Memorandum submitted by The Wellcome Trust
1. The Wellcome Trust is pleased to have
the opportunity to respond to the Education and Skills Committee
inquiry into Testing and Assessment.
2. The Wellcome Trust is the largest charity
in the UK. It funds innovative biomedical research, in the UK
and internationally, spending around £500 million each year
to support the brightest scientists with the best ideas. The Wellcome
Trust supports public debate about biomedical research and its
impact on health and wellbeing. As part of this public engagement
work, our education programme sets out to stimulate interest and
excitement in science amongst young people, increase the quality
of young people entering biomedical related careers and support
scientific literacy more broadly.
3. Our response to this consultation will
concentrate mainly on assessment in science education, which is
of most relevance to the work of the Wellcome Trust. We argue
that assessment systems in school science should ensure young
people are tested on scientific understanding and skills rather
than simply factual recall. In 2005, the Trust commissioned a
study to explore primary teachers' views and experiences of science
education across the UK. The resulting report, Primary Horizons:
Starting out in science, highlighted issues relating both
to formative assessment and statutory national tests. In terms
of statutory testing, the study found that primary teachers felt
that national tests had a negative effect on children's enjoyment
of science, because of the increasing tendency to "teach
to the test". An over-emphasis on curriculum content and
pressure to prepare for national tests were felt to reduce opportunities
for investigative work and lead to science frequently being taught
as a collection of facts.
4. Young people often respond very positively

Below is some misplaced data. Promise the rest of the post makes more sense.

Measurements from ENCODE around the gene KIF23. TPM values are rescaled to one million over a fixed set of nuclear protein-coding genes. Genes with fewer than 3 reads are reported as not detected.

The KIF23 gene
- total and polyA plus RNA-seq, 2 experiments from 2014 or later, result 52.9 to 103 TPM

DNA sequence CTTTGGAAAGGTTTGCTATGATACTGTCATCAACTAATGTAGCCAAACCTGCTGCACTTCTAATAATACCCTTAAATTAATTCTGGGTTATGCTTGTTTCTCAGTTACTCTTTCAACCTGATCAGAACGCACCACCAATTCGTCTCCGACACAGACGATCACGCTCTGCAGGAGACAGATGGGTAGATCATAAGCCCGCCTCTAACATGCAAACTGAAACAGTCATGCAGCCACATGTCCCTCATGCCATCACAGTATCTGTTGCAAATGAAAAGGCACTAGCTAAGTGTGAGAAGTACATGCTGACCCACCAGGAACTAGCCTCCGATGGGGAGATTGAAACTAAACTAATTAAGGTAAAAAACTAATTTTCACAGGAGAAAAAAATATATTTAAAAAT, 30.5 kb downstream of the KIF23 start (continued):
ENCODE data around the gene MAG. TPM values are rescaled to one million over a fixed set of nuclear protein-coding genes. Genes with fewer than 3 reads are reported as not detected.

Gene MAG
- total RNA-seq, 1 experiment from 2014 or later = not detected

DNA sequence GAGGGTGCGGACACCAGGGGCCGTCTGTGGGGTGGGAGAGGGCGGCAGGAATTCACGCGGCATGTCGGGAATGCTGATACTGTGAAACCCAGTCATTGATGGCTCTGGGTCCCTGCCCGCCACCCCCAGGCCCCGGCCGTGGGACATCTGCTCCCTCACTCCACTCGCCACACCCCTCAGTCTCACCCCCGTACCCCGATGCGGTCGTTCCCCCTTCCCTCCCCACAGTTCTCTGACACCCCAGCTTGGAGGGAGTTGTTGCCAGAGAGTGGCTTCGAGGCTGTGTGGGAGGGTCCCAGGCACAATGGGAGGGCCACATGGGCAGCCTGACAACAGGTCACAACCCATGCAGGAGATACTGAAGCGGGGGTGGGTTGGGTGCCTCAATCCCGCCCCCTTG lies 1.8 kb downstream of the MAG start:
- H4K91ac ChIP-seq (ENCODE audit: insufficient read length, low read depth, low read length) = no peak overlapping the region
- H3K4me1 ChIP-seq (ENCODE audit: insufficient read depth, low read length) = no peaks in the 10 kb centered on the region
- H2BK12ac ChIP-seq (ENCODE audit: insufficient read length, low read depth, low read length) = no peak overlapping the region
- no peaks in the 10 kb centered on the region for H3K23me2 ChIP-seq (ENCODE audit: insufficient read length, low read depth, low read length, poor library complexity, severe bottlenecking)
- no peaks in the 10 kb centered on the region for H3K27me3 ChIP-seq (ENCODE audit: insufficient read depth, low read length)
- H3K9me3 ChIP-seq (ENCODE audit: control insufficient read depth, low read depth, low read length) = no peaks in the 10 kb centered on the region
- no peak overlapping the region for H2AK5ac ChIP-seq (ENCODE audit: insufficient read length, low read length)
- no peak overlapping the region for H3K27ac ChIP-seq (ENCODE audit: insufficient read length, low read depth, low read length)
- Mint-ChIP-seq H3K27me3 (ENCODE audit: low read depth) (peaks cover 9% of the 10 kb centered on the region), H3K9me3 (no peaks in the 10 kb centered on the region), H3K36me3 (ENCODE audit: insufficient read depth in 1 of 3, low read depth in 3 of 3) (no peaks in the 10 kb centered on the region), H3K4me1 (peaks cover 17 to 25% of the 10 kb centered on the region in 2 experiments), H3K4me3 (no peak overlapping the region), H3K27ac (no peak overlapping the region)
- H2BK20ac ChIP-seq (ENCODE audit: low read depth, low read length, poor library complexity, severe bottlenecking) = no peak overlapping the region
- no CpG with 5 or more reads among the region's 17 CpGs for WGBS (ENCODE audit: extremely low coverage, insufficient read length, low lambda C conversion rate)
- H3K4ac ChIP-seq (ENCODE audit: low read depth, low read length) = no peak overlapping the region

to constructive feedback that tracks their progress and informs
their development. Teachers in the Primary Horizons study
agreed that both teachers and children find this sort of "formative
assessment" ("assessment for learning") more enjoyable
than "summative assessment", where the main purpose
is to give a quantitative grading. Pressure to perform well in
national tests in England and Northern Ireland appeared to have
a considerable negative influence on the use of formative assessment
in the later primary years.
5. The report recommended that further research
should be carried out into the effects of national tests on young
people's attitudes to science, and on opportunities for children
to develop investigative, questioning and thinking skills. The
Wellcome Trust is in the process of commissioning research into
the effects of compulsory national testing in science on teachers
and teaching at Key Stage 2. The study will include a comparison
between teachers in England and Wales, where compulsory national
testing has now been removed at Key Stage 2, providing the rare
opportunity to compare two different assessment systems operating
with the same curriculum. We have discussed the research with
the Clerk of the Committee and hope to be able to contribute interim
findings to the Committee's inquiry by the end of the year.
6. We would also like to highlight the role
of continuing professional development (CPD) in supporting assessment.
The Primary Horizons report found that those teachers who
had undertaken CPD in science were more confident in nearly all
aspects of science teaching, including the use of formative assessment.
Teachers who had participated in science-specific CPD were significantly
more likely to include investigations, mind mapping and individual
target setting as part of their assessment in science. Provision
is now in place to deliver high quality CPD for teachers of science
through the national Science Learning Centres network; it will
be important to realise the benefits of this network to support
and enhance assessment skills.